I believe that this title of Teacher given to Jesus in Mark 13:1 reflects the respect and adoration the disciples had for him.  For example, after finishing the Sermon on the Mount, “the crowds were astonished at his teaching, for he was teaching them as one who had authority, and not as their scribes (Matthew 7:28-29).”  We too can look at Jesus as our teacher.  As we work through Jesus’ teachings in this chapter we can be confident in his authority and believe that the things he has mentioned will come to be, if not already.  

Also, Jesus is mentioned in this chapter as being the Son of Man.  Mark 13:26 states,

“At that time people will see the Son of Man coming in clouds with great power and glory.”

I am reminded of the salvific purpose of our Lord Jesus Christ.  He is the Son of Man.  The incarnation of Jesus Christ, becoming human, though also fully God, functioning as our Savior from sin.  In fact, this is not the only mention of Jesus as the Son of Man.  In Matthew 26, when asked by the high priest whether he was the “Son of God”, Jesus replied in verse 64, “You have said so.  But I tell you, from now on you will see the Son of Man seated at the right hand of Power and coming on the clouds of heaven.”  Jesus was much more than a great teacher, he is our Savior.  Not only can we trust in his authority, but we can also trust in his power.  Jesus will return.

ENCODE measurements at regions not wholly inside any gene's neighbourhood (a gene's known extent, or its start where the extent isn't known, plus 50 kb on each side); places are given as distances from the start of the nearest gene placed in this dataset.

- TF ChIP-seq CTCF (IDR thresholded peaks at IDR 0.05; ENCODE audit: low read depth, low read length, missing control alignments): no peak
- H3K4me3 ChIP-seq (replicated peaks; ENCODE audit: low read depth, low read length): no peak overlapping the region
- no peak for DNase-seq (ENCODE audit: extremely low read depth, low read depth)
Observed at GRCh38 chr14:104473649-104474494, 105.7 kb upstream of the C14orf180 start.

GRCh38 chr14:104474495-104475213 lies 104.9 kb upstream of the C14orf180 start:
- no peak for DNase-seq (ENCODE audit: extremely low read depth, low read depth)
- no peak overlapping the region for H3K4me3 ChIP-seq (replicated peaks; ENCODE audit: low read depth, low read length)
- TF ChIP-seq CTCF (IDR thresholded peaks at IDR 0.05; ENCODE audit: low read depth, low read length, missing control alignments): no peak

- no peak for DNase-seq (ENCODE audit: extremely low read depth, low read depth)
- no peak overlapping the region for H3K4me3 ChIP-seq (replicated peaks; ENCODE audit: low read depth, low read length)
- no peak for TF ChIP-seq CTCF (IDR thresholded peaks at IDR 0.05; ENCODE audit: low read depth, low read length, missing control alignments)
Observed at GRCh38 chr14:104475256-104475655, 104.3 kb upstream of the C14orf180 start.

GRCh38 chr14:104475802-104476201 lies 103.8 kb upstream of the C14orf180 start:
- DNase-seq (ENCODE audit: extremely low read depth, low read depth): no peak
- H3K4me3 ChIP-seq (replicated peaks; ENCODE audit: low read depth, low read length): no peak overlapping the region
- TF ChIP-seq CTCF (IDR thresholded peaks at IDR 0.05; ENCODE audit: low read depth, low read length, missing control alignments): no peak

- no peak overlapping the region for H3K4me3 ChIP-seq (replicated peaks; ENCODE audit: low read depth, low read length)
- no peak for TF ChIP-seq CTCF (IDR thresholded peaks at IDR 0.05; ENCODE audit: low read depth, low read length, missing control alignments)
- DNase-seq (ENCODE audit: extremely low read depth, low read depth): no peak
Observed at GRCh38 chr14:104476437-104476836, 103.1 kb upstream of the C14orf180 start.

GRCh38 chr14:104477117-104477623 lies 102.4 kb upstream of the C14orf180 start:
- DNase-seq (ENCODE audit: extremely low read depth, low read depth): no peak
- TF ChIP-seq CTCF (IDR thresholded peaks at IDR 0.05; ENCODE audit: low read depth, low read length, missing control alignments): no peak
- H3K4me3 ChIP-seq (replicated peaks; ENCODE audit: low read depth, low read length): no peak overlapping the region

What does this chapter tell us about what it means to follow Jesus?

While I tend to interpret verses 1-31 to refer to the destruction of the temple in A.D. 70, I am also inclined to think that they foreshadow what will happen at Jesus’ second coming.  That said, there are great lessons of obedience to be learned through this passage as we follow Jesus.  Verses 5-6 remind us of the importance of reading the Bible to better know who Jesus is and what he has done in order that we do not become deceived by others.  Verses 7-13 prepare us for the eternal perspective that is necessary to stand strong during seasons of hardship.  Whether a natural disaster, war, or persecution of some kind, we are to remember that our challenges are not a surprise to God.  Jesus encourages us with the bigger picture in verse 13, “And you will be hated by all for my name’s sake.  But the one who endures to the end will be saved.”  We can trust in these words, they will never pass away (13:31).